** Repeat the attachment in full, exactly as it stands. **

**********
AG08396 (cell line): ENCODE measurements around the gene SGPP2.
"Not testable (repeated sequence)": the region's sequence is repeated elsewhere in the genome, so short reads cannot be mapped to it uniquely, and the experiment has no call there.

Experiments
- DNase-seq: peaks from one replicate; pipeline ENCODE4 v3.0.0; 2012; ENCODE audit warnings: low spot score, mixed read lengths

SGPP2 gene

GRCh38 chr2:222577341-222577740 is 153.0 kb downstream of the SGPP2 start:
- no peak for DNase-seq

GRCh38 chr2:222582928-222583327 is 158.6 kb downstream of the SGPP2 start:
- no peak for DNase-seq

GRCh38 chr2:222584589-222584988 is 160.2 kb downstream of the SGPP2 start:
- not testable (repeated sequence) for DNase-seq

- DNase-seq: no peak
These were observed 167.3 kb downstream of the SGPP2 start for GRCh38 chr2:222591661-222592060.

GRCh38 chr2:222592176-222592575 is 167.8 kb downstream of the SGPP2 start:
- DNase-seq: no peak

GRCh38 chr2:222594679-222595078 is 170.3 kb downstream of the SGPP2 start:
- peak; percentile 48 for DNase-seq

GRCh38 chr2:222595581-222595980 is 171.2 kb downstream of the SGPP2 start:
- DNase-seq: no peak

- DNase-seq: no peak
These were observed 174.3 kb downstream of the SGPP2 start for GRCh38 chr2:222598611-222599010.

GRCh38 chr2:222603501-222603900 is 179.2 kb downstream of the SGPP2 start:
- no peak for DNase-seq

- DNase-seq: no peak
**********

AG08396 (cell line): ENCODE measurements around the gene SGPP2.
"Not testable (repeated sequence)": the region's sequence is repeated elsewhere in the genome, so short reads cannot be mapped to it uniquely, and the experiment has no call there.

Experiments
- DNase-seq: peaks from one replicate; pipeline ENCODE4 v3.0.0; 2012; ENCODE audit warnings: low spot score, mixed read lengths

SGPP2 gene

GRCh38 chr2:222577341-222577740 is 153.0 kb downstream of the SGPP2 start:
- no peak for DNase-seq

GRCh38 chr2:222582928-222583327 is 158.6 kb downstream of the SGPP2 start:
- no peak for DNase-seq

GRCh38 chr2:222584589-222584988 is 160.2 kb downstream of the SGPP2 start:
- not testable (repeated sequence) for DNase-seq

- DNase-seq: no peak
These were observed 167.3 kb downstream of the SGPP2 start for GRCh38 chr2:222591661-222592060.

GRCh38 chr2:222592176-222592575 is 167.8 kb downstream of the SGPP2 start:
- DNase-seq: no peak

GRCh38 chr2:222594679-222595078 is 170.3 kb downstream of the SGPP2 start:
- peak; percentile 48 for DNase-seq

GRCh38 chr2:222595581-222595980 is 171.2 kb downstream of the SGPP2 start:
- DNase-seq: no peak

- DNase-seq: no peak
These were observed 174.3 kb downstream of the SGPP2 start for GRCh38 chr2:222598611-222599010.

GRCh38 chr2:222603501-222603900 is 179.2 kb downstream of the SGPP2 start:
- no peak for DNase-seq

- DNase-seq: no peak